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    1792 Judd-7 Half Disme, XF40
    Previously Unoffered Example, Ex: 'Col.' Green

    1792 H10C Half Disme, Judd-7, Pollock-7, R.4, XF40 NGC. CAC. Although numismatic legend closely links George Washington to the striking of half dismes in 1792, the inaugural coinage of the United States Mint is better associated with Thomas Jefferson, then Secretary of State. On July 11, 1792, Jefferson deposited $75 worth of silver at the Mint, in the form of either bullion or foreign silver from circulation, and two days later returned to collect 1,500 newly coined half dismes. A July 13 notation in Jefferson's Memorandum book concisely stated: "Recd from the mint 1500 half dismes of the new coinage." The coins were struck under the auspices of the Mint from a deposit of silver, thus they were legal tender coinage under the terms of the law. Notations in Jefferson's account book after he collected the coins from the Mint indicate that the Secretary may have spent some during his trip from Philadelphia to Monticello.

    The "mint" referred to in Jefferson's Memorandum book was not the physical structure known today as the first mint building. The deed for the Mint's physical property was not signed until July 18, 1792, and construction of the building was not completed until later. The mint, at this point, was an entity that operated in a limited capacity out of Philadelphia saw maker John Harper's cellar, on 6th St., where the coining machinery was temporarily situated. It is believed that the 1792 half dismes were struck at that location between July 11th and 13th.

    The present example is pedigreed to "Colonel" Green. In the new reference work on 1792 pattern coinage by Pete Smith, et al, 1792: Birth of a Nation's Coinage (2017), this coin is listed among the institutional collections since it was previously housed in the Newman Money Museum. This is its first recorded appearance at public auction. The strike is bold and relatively even for a screw press impression, although the reverse die is minutely out of alignment toward 10 o'clock. The obverse shows minor wear on the highest hair curls of the portrait, while the reverse eagle exhibits light wear on the breast and right (facing) wing. The H in HALF is poorly defined. Both sides offer pleasing gunmetal-blue, russet, and lavender-gray toning.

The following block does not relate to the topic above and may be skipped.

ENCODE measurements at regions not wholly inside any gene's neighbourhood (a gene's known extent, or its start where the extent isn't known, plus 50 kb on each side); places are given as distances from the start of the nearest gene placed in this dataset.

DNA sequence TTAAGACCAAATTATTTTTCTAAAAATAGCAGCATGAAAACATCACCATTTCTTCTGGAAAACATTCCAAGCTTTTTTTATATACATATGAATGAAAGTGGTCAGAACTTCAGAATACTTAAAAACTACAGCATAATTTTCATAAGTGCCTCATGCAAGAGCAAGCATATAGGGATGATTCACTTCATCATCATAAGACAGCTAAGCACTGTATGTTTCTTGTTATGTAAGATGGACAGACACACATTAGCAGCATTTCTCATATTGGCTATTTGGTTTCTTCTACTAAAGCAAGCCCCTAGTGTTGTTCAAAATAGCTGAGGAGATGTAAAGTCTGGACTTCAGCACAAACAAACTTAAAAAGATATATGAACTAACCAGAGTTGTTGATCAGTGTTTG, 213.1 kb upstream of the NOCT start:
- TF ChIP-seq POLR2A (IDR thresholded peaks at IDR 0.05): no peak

The current census of 1792 half dismes includes 169 confirmed coins (Smith, et al), most of which are in circulated condition with various impairments. The originality and strong quality of the present coin, along with its pedigree, will be greatly appreciated by the seemingly inexhaustible number of collectors who admire the United States' first regular issue coinage.
    Ex: "Colonel" E.H.R. Green; Green Estate; Partnership of Eric P. Newman / B.G. Johnson d.b.a. St. Louis Stamp and Coin Co.; Eric P. Newman @ $125.00; Eric P. Newman Numismatic Education Society.(Registry values: P9)

    Coin Index Numbers: (NGC ID# 22ZS, PCGS# 11020)

    View Certification Details from NGC

    Auction Info

    Auction Dates
    November, 2017
    1st-3rd Wednesday-Friday
    Bids + Registered Phone Bidders: 34
    Lot Tracking Activity: N/A
    Page Views: 2,265

    Buyer's Premium per Lot:
    20% of the successful bid (minimum $19) per lot.

    Truth Seeker: The Life of Eric P. Newman (softcover)
    A powerful and intimidating dealer of the 1960s, backed by important colleagues, was accused of selling fraudulent gold coins and ingots to unsuspecting numismatists. Who would go up against a man like that and, over the course of decades, prove the fraud? Who would expose a widely respected scholar as a thief, then doggedly pursue recovery of coins that the scholar had stolen from an embarrassed numismatic organization, all over the objections of influential collectors who had bought coins with clouded titles? Eric P. Newman would - and did. Reserve your copy today.
    Sold on Nov 3, 2017 for: Sign-in or Join (free & quick)
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